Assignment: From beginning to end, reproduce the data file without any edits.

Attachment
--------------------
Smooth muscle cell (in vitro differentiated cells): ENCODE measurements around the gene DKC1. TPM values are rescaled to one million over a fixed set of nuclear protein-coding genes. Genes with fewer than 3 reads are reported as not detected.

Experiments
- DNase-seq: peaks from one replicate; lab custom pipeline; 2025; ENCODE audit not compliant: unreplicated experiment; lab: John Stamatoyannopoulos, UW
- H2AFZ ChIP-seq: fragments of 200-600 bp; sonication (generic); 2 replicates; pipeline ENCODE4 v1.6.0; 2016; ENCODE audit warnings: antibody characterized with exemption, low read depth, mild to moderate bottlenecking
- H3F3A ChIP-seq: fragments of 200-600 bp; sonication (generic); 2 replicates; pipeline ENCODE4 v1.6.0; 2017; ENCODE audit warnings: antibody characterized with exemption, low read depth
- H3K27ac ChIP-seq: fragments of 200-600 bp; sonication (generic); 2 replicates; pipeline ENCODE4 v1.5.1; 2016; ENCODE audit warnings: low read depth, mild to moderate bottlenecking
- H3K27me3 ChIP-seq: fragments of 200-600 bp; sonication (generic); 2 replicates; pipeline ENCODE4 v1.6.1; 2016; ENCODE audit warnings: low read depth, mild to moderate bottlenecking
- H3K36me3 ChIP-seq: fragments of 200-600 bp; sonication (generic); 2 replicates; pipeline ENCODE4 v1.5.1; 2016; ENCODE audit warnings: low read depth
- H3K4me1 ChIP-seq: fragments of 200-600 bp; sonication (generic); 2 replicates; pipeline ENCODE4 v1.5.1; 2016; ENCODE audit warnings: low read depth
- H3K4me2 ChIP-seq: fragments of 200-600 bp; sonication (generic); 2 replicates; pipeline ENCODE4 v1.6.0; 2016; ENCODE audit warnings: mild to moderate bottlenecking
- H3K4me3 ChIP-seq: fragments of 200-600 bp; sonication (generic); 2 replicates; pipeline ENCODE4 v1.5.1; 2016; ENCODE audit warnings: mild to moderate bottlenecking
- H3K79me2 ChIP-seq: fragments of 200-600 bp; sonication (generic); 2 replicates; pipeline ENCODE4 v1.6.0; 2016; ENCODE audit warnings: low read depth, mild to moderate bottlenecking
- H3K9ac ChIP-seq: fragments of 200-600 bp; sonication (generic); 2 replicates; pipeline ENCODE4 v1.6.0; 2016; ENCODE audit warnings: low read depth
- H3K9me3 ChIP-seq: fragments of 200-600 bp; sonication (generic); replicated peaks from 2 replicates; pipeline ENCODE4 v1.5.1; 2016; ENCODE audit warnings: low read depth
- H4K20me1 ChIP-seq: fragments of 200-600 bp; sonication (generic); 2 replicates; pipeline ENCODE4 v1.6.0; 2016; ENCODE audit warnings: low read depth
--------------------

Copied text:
Smooth muscle cell (in vitro differentiated cells): ENCODE measurements around the gene DKC1. TPM values are rescaled to one million over a fixed set of nuclear protein-coding genes. Genes with fewer than 3 reads are reported as not detected.

Experiments
- DNase-seq: peaks from one replicate; lab custom pipeline; 2025; ENCODE audit not compliant: unreplicated experiment; lab: John Stamatoyannopoulos, UW
- H2AFZ ChIP-seq: fragments of 200-600 bp; sonication (generic); 2 replicates; pipeline ENCODE4 v1.6.0; 2016; ENCODE audit warnings: antibody characterized with exemption, low read depth, mild to moderate bottlenecking
- H3F3A ChIP-seq: fragments of 200-600 bp; sonication (generic); 2 replicates; pipeline ENCODE4 v1.6.0; 2017; ENCODE audit warnings: antibody characterized with exemption, low read depth
- H3K27ac ChIP-seq: fragments of 200-600 bp; sonication (generic); 2 replicates; pipeline ENCODE4 v1.5.1; 2016; ENCODE audit warnings: low read depth, mild to moderate bottlenecking
- H3K27me3 ChIP-seq: fragments of 200-600 bp; sonication (generic); 2 replicates; pipeline ENCODE4 v1.6.1; 2016; ENCODE audit warnings: low read depth, mild to moderate bottlenecking
- H3K36me3 ChIP-seq: fragments of 200-600 bp; sonication (generic); 2 replicates; pipeline ENCODE4 v1.5.1; 2016; ENCODE audit warnings: low read depth
- H3K4me1 ChIP-seq: fragments of 200-600 bp; sonication (generic); 2 replicates; pipeline ENCODE4 v1.5.1; 2016; ENCODE audit warnings: low read depth
- H3K4me2 ChIP-seq: fragments of 200-600 bp; sonication (generic); 2 replicates; pipeline ENCODE4 v1.6.0; 2016; ENCODE audit warnings: mild to moderate bottlenecking
- H3K4me3 ChIP-seq: fragments of 200-600 bp; sonication (generic); 2 replicates; pipeline ENCODE4 v1.5.1; 2016; ENCODE audit warnings: mild to moderate bottlenecking
- H3K79me2 ChIP-seq: fragments of 200-600 bp; sonication (generic); 2 replicates; pipeline ENCODE4 v1.6.0; 2016; ENCODE audit warnings: low read depth, mild to moderate bottlenecking
- H3K9ac ChIP-seq: fragments of 200-600 bp; sonication (generic); 2 replicates; pipeline ENCODE4 v1.6.0; 2016; ENCODE audit warnings: low read depth
- H3K9me3 ChIP-seq: fragments of 200-600 bp; sonication (generic); replicated peaks from 2 replicates; pipeline ENCODE4 v1.5.1; 2016; ENCODE audit warnings: low read depth
- H4K20me1 ChIP-seq: fragments of 200-600 bp; sonication (generic); 2 replicates; pipeline ENCODE4 v1.6.0; 2016; ENCODE audit warnings: low read depth